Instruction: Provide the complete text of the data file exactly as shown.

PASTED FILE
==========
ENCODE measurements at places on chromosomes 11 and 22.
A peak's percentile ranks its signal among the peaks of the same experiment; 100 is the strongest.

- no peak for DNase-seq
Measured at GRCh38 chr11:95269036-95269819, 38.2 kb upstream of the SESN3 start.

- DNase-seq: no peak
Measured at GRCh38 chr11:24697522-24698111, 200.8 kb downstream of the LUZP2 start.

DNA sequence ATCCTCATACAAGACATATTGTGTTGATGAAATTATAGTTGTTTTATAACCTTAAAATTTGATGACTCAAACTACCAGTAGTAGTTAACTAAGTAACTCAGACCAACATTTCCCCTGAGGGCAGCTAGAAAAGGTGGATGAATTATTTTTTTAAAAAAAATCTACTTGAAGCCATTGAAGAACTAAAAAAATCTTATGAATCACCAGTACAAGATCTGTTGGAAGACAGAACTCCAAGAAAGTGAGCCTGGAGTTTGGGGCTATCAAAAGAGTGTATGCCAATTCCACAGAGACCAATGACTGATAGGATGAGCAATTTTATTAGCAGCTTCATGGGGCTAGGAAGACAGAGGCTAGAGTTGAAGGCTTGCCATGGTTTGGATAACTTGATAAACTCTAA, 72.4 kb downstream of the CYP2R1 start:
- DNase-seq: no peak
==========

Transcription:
ENCODE measurements at places on chromosomes 11 and 22.
A peak's percentile ranks its signal among the peaks of the same experiment; 100 is the strongest.

- no peak for DNase-seq
Measured at GRCh38 chr11:95269036-95269819, 38.2 kb upstream of the SESN3 start.

- DNase-seq: no peak
Measured at GRCh38 chr11:24697522-24698111, 200.8 kb downstream of the LUZP2 start.

DNA sequence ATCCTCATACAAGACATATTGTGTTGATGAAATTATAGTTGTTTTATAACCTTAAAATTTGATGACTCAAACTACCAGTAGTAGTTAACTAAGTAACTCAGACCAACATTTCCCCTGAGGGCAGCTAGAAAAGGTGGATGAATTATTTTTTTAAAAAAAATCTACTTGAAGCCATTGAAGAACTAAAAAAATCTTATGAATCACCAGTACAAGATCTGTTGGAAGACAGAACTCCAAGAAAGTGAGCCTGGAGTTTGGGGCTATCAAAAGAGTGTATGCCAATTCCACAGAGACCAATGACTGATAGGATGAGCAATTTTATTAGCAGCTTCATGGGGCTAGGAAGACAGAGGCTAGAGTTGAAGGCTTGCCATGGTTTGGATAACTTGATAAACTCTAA, 72.4 kb downstream of the CYP2R1 start:
- DNase-seq: no peak